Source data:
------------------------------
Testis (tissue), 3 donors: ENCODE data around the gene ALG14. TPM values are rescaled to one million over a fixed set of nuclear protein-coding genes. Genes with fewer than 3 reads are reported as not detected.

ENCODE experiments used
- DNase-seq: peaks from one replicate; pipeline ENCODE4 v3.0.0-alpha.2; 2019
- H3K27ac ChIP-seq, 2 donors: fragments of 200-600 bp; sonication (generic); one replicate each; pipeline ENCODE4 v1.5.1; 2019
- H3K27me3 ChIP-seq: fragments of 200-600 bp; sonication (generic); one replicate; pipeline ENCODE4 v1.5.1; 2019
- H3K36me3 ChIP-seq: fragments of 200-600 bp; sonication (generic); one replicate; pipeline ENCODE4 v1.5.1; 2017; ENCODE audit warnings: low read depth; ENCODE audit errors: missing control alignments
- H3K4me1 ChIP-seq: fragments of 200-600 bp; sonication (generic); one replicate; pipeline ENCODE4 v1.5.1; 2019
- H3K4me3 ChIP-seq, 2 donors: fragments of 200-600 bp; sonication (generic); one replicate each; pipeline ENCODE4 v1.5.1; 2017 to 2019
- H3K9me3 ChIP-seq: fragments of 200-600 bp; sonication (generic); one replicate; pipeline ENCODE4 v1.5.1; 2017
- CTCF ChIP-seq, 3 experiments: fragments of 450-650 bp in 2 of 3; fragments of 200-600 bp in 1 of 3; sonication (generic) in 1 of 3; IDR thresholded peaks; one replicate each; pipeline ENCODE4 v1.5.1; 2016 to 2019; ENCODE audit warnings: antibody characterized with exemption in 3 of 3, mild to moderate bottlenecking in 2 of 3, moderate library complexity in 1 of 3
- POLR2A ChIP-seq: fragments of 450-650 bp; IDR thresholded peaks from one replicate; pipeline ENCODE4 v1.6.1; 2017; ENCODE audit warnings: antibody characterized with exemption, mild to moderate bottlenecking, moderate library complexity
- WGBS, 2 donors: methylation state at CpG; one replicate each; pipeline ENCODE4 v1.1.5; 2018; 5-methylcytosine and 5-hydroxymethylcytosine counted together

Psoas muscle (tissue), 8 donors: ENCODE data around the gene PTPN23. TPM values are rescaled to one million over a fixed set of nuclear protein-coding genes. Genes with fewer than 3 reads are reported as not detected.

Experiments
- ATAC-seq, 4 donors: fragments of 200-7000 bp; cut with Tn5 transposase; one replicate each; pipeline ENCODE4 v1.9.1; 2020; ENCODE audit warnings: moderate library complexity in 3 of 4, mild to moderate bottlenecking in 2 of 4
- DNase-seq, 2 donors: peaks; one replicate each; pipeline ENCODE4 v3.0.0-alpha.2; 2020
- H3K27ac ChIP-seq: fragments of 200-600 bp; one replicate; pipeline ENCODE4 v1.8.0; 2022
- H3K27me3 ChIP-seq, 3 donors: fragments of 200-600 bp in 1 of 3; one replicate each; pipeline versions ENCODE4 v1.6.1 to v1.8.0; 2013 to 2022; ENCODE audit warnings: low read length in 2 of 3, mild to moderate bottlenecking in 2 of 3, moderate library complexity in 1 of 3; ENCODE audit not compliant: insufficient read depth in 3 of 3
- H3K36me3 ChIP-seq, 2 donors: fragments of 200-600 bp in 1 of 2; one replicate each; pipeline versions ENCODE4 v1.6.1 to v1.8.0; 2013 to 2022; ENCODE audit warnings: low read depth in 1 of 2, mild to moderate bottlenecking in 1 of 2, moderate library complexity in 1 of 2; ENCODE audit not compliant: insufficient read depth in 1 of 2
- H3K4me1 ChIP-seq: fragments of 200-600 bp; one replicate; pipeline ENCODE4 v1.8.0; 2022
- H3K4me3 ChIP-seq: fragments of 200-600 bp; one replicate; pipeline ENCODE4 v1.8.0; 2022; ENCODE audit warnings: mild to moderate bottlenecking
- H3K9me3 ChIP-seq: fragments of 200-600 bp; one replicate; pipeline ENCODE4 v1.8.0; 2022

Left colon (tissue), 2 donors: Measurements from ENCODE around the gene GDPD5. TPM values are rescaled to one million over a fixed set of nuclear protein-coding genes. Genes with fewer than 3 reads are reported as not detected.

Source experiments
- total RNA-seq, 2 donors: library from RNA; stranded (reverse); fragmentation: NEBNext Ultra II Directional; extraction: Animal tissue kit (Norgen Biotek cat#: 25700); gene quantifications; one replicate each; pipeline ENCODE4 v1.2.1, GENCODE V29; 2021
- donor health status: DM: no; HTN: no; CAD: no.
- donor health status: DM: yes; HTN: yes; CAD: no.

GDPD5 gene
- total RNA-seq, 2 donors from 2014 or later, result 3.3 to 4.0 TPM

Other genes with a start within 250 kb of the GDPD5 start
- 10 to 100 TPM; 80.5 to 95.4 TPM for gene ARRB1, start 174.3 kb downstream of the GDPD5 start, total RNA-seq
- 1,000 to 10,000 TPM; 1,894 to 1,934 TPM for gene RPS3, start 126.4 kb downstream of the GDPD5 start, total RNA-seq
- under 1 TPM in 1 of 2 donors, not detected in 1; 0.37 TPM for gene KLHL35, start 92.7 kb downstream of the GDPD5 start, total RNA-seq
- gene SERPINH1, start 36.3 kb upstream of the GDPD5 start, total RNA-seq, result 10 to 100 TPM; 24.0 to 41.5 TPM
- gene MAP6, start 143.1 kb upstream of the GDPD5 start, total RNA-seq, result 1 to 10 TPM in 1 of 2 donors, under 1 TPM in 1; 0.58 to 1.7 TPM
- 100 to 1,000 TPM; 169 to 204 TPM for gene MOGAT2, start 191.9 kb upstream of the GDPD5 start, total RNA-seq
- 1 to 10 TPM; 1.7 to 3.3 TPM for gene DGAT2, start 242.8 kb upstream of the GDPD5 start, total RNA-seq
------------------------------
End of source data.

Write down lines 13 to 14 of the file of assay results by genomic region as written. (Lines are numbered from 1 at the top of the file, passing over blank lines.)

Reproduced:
Psoas muscle (tissue), 8 donors: ENCODE data around the gene PTPN23. TPM values are rescaled to one million over a fixed set of nuclear protein-coding genes. Genes with fewer than 3 reads are reported as not detected.

Experiments